As you may know, here at WynnumCentral we have been banging on about the empty shop issue for a long time. Every survey we run (including this last one) shows us that it is not just our concern but one that is shared by many local residents, especially those that have been in Wynnum long enough to remember it as a thriving shopping hub.
It’s evident that the problems in retail are not limited to Wynnum and the big question now – around Australia and around the world is – what is to become of retail precincts?
Brisbane City Council have recently – after lengthy discussions and deliberations – acknowledged that the empty shop issue is one that needs addressing, not just in Wynnum but across Brisbane – and just last week launched their Suburban Shopfront Activation Program to help reactivate shopping precincts.
As far as we can tell it is very similar to the Renew Australia model that we have wanted to get running in Wynnum for several years, originally in conjunction with the now defunct Wynnum Chamber of Commerce (see previous articles we have written about the Renew program here).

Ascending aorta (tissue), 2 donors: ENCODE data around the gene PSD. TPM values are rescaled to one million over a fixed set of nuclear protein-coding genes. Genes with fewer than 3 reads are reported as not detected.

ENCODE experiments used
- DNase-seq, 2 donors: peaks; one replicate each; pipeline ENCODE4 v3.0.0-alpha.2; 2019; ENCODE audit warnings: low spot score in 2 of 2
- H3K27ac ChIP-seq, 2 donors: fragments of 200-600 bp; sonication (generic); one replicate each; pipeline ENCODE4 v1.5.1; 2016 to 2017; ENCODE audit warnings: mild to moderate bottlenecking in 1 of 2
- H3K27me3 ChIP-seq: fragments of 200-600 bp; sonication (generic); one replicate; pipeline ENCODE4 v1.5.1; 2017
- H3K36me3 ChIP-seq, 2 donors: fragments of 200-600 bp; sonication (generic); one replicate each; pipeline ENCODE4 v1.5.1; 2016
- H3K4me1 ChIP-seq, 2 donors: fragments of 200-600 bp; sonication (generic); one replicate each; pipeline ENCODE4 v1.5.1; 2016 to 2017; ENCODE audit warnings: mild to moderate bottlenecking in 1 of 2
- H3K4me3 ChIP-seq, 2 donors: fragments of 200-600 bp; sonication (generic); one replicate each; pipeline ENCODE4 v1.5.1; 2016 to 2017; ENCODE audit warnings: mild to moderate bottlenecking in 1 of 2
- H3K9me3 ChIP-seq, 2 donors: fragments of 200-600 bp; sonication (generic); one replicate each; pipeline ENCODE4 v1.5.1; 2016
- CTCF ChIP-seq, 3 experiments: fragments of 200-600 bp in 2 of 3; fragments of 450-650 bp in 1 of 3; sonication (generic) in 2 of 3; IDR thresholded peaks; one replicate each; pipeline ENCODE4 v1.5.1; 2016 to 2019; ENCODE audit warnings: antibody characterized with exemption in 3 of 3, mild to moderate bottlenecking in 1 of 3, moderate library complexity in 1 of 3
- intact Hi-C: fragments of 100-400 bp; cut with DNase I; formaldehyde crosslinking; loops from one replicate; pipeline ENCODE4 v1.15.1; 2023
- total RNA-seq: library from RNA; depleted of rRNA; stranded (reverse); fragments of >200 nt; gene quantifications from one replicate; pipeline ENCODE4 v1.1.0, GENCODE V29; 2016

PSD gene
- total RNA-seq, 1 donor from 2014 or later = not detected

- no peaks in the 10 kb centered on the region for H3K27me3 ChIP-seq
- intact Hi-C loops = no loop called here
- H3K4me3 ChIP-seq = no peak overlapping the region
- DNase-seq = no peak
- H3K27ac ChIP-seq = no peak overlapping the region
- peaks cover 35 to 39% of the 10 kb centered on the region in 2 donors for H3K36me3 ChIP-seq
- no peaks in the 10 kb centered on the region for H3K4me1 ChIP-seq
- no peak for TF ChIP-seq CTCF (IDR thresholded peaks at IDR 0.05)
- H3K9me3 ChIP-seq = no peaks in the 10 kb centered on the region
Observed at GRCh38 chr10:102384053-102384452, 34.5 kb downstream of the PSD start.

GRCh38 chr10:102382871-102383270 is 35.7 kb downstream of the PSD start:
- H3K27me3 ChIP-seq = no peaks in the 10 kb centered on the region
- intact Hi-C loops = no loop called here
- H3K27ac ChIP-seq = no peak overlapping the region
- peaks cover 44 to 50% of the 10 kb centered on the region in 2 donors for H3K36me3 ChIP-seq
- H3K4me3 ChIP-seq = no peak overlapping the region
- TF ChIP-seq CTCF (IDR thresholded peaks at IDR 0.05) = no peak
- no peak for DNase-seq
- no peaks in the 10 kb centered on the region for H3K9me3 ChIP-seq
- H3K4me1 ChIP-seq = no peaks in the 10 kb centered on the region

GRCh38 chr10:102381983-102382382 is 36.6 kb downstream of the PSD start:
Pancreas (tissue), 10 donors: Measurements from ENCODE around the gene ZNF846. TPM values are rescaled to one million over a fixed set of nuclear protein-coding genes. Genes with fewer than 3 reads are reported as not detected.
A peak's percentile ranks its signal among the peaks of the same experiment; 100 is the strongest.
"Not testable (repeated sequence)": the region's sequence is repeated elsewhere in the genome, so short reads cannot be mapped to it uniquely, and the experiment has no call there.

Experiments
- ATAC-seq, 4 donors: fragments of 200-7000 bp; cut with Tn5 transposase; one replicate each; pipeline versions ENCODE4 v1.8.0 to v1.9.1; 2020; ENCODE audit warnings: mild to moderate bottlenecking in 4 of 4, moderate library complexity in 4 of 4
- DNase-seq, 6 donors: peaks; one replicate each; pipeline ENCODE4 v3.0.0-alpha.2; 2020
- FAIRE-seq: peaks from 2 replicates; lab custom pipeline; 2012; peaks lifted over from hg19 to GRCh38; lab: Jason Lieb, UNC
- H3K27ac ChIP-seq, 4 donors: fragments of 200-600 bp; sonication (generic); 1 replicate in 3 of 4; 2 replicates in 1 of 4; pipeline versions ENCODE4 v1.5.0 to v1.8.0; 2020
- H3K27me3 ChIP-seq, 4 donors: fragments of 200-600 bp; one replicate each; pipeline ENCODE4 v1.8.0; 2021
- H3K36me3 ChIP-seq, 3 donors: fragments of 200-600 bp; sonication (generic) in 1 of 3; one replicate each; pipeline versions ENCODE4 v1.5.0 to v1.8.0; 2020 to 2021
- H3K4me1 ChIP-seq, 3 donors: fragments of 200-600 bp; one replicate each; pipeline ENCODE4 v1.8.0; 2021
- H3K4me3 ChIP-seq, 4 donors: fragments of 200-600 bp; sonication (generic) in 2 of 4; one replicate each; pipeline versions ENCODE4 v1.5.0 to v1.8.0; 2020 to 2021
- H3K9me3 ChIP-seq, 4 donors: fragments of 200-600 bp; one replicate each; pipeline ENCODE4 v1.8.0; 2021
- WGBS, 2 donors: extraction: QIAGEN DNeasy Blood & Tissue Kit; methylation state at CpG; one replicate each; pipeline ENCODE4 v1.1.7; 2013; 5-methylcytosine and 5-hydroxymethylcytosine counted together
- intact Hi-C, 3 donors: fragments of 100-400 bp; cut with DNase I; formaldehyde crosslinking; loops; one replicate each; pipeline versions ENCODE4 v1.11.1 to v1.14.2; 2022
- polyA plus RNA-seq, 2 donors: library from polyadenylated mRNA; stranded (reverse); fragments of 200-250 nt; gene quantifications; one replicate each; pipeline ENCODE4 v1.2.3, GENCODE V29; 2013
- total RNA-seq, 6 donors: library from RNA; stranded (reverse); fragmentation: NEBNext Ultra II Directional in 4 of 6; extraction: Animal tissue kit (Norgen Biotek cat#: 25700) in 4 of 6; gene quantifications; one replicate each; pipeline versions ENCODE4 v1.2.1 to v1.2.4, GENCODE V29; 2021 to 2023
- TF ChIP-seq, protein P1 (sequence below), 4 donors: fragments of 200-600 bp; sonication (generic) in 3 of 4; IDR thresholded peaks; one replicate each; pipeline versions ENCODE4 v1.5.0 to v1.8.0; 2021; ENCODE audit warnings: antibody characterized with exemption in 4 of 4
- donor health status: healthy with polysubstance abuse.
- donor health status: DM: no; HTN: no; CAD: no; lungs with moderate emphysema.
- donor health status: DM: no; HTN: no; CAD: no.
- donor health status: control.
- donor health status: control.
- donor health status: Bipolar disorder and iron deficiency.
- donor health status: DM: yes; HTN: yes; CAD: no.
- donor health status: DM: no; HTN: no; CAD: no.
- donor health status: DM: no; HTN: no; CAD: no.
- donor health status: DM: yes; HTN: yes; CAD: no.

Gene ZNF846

An important addition to the original Renew program (which we think will help kickstart the council’s program) is that there is also a Suburban Shopfront Activation Grant available to property owners and empty shop occupants who participate in the scheme. However a major limitation is that the grant for property owners and prospective occupants is limited to the first 12 eligible applicants (of each), a limit we assume applies Brisbane-wide. The property owner grants and the prospective occupant grants are $2,000 per successful applicant.
We very much hope the program is a success and look forward to it being rolled out more widely and – we also hope – financially supported by council beyond the first 24 applicants.
Anybody wishing to participate – property owners and potential users of spaces, can find out more details and register for the program here…
What are your thoughts on the new scheme? Let us know in the comments or on our Facebook page.
Photo: Fruit & veg shop in Edith Street that closed recently